The Synclavier I & II. Jon Appleton, Sydney Alonso & Cameron Jones. USA, 1977

Late version of the Synclavier II
Late version of the Synclavier II 9600TS system with an Apple Macintosh running a terminal emulator

The Synclavier I was the first commercial digital FM synthesiser and music workstation launched by the New England Digital Corporation (NED) of Norwich, Vermont, USA in 1978. The system was designed by the composer and professor of Digital Electronics at Dartmouth College, Jon Appleton with software programmer, Sydney Alonso and Cameron Jones, a student at the time at Dartmouth School of Engineering.

The origins of the Synclavier began when Cameron Jones and Sydney Alonso started to develop software and hardware for electronic music for John Appleton’s electronic music course at Dartmouth. After graduation Jones and Alonso developed a 16-bit processor card and a new compiler to create their ‘ABLE’  computer, NED’s first product, sold to institutions for data collection applications. The first musical application developed by NED was the ‘Dartmouth Digital Synthesiser’ based around the  ABLE microprocessor which was released as a production model Synclavier I in 1977. The new device was intended as a fully-integrated, high end music production system rather than an instrument and sold for $200,000 to $500,000, way beyond the reach of most musicians and recording studios.

Synclavier 1
Synclavier 1 with the VT100 Computer

The synclavier 1 was an FM synthesis based keyboard-less sound module, and was only programmable via a DEC VT100 computer supplied with the system. This version was quickly replaced by the integrated keyboard Synclavier II in 1979. The model II was a FM/Additive hybrid synthesiser with a 32 track digital sequencer memory and was the first musical device aimed at creating an integrated ‘tapeless studio’. The Syncalvier II was equally expensive echoing the fact that almost all of the components were either sourced from hardware developed for military uses or were custom designed and built by NED themselves. NED designed the system to be as robust as possible, built around their own ABLE computer hardware (as a testament to this durability, NASA chose the ABLE computer to run the onboard systems of the Gallileo space probe which in fourteen years travelled to the edges of the solar system – eight years longer than the original mission plan)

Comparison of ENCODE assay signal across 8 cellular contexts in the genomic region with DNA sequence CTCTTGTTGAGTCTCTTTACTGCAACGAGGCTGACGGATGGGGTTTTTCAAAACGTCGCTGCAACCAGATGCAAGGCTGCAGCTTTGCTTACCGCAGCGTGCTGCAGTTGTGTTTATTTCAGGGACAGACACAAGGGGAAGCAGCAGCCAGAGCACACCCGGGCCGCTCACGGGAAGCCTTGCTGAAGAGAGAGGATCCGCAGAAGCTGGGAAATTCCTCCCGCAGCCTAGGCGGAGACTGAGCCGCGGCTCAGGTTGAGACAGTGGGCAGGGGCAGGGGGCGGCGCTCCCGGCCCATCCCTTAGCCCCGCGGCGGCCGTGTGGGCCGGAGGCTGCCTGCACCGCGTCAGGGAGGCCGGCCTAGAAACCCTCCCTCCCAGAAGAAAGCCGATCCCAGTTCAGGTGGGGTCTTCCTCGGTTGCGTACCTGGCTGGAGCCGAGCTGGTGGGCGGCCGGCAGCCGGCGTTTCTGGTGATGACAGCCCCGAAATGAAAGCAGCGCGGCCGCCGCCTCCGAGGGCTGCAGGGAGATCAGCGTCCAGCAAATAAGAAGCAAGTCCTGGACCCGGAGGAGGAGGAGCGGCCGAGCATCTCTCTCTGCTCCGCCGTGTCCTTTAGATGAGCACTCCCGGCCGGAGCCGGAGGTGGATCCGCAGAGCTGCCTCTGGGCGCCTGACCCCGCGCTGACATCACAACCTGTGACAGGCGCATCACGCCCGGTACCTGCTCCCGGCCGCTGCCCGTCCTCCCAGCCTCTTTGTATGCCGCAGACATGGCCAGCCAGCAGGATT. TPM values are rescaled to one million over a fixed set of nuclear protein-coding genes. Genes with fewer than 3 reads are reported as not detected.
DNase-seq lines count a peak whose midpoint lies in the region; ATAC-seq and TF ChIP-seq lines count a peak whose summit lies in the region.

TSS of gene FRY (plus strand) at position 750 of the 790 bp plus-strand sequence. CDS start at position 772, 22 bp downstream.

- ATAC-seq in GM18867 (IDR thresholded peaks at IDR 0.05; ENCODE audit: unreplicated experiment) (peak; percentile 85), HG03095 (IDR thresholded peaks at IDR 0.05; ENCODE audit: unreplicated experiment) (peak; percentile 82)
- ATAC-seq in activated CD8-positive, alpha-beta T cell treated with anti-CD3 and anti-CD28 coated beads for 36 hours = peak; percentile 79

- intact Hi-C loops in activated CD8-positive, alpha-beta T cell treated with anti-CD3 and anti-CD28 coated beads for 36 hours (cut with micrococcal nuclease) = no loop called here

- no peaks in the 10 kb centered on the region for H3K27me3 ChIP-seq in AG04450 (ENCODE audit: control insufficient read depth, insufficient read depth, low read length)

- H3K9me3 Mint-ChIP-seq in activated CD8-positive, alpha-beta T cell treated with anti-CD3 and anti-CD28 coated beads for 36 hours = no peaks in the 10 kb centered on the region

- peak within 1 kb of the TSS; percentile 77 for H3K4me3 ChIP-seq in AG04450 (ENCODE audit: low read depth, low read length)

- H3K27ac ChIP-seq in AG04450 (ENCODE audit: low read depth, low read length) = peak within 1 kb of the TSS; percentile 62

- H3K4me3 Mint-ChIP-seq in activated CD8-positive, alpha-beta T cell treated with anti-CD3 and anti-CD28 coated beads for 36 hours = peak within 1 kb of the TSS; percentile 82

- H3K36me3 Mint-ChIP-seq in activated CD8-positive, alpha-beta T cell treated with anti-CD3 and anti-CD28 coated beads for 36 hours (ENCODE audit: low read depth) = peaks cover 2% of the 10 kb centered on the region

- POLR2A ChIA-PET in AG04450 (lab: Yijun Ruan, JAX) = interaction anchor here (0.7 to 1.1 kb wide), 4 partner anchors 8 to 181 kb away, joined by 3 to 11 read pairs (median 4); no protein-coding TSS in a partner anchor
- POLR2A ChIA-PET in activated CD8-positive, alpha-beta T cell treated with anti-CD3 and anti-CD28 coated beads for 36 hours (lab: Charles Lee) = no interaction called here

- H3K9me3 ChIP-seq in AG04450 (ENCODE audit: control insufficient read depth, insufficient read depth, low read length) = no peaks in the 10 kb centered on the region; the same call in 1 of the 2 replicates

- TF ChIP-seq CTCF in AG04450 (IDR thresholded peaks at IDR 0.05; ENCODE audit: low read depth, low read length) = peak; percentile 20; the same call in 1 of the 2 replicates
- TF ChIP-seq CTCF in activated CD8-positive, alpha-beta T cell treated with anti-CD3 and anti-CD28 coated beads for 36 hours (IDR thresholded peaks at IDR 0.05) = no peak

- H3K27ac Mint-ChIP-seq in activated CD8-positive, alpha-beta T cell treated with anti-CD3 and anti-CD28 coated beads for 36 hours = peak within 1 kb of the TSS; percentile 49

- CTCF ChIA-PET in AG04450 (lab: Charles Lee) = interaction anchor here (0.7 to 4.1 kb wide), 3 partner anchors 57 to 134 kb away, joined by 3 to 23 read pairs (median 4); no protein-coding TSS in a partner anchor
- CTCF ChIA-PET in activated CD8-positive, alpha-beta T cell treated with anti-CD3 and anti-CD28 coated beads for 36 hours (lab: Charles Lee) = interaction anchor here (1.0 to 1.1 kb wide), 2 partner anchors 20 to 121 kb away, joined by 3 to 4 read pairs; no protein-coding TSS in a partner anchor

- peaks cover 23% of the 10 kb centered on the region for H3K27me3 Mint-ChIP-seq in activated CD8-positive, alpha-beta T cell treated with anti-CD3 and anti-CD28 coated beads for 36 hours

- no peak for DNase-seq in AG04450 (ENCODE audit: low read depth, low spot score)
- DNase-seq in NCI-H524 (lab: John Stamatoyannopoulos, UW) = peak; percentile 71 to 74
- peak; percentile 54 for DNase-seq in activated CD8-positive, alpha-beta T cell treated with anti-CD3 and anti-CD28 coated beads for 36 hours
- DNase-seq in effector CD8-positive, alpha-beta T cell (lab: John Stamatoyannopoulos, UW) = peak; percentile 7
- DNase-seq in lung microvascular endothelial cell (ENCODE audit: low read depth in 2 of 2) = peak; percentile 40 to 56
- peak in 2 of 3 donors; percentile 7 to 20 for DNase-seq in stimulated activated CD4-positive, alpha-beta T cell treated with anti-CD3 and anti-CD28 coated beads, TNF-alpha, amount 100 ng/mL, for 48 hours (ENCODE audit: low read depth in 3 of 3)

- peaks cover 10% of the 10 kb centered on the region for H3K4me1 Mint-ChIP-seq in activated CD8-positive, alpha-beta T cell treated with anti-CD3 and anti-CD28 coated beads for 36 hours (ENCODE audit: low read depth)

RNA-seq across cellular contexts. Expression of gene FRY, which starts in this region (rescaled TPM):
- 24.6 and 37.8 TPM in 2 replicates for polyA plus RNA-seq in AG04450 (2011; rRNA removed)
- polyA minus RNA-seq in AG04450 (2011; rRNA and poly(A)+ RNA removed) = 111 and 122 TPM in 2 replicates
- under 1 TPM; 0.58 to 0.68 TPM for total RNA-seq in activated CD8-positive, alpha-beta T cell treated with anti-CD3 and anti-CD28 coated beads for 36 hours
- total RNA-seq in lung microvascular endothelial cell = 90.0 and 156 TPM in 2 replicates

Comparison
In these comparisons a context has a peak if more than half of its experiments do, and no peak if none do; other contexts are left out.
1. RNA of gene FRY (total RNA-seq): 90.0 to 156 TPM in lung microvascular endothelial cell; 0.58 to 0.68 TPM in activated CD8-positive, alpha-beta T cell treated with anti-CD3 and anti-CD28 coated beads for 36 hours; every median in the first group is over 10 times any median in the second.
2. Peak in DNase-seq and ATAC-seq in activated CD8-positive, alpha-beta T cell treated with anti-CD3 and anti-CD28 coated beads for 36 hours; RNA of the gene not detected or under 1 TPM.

Synclavier-II ORK keyboard
Synclavier-II ORK keyboard

The instrument was controlled by a standard ‘ORK’ on-off keyboard and edited by the same DEC VT100 (later a VT640) computer as well as via a distinctive set of multiple red buttons (the same lights used in B52 bomber aircraft, chosen for durability) and rotary dial that allowed the user to edit straight from the keyboard and get visual feedback on the state of the instrument’s parameters. The keyboard was soon replaced in the new PSMT model by a ‘VPK’ weighted, velocity sensitive manual licensed from Sequential Circuits (the same keyboard as the Prophet T8) that dramatically improved the playability of the instrument.

Synclavier II PSMT
Synclavier II PSMT

The Synclavier II was a 64 voice polyphonic modular digital synthesiser; the user purchased a selection of individual cards for each function making it easy to expand and repair. In 1982 a digital 16 bit sample facility was added that allowed the user to not only sample but re-synthesise samples using FM, making the Synclavier one of the earliest digital samplers (The Fairlight CMI being the first) and in 1984 a direct to disk digital audio recording, sample to (32MB) memory, 200 track sequencer, guitar interface, MIDI and SMPTE capability were included making the Synclavier II an extremely powerful (but very expensive) integrated audio production tool. The instrument became a fixture of high-end music and soundtrack production studios – and is still in use by many. The Synclavier is instantly recognisable on many 1980 film and pop hits; used by artists such as Depeche Mode, Michael Jackson, Laurie Anderson, Herbie Hancock, Sting, Genesis, David Bowie and many other. The Synclavier was particularly championed by Frank Zappa – one of the few artists who privately owned a Synclavier – who used it extensively on many of his works including m Jazz From Hell and  Civilization, Phaze III: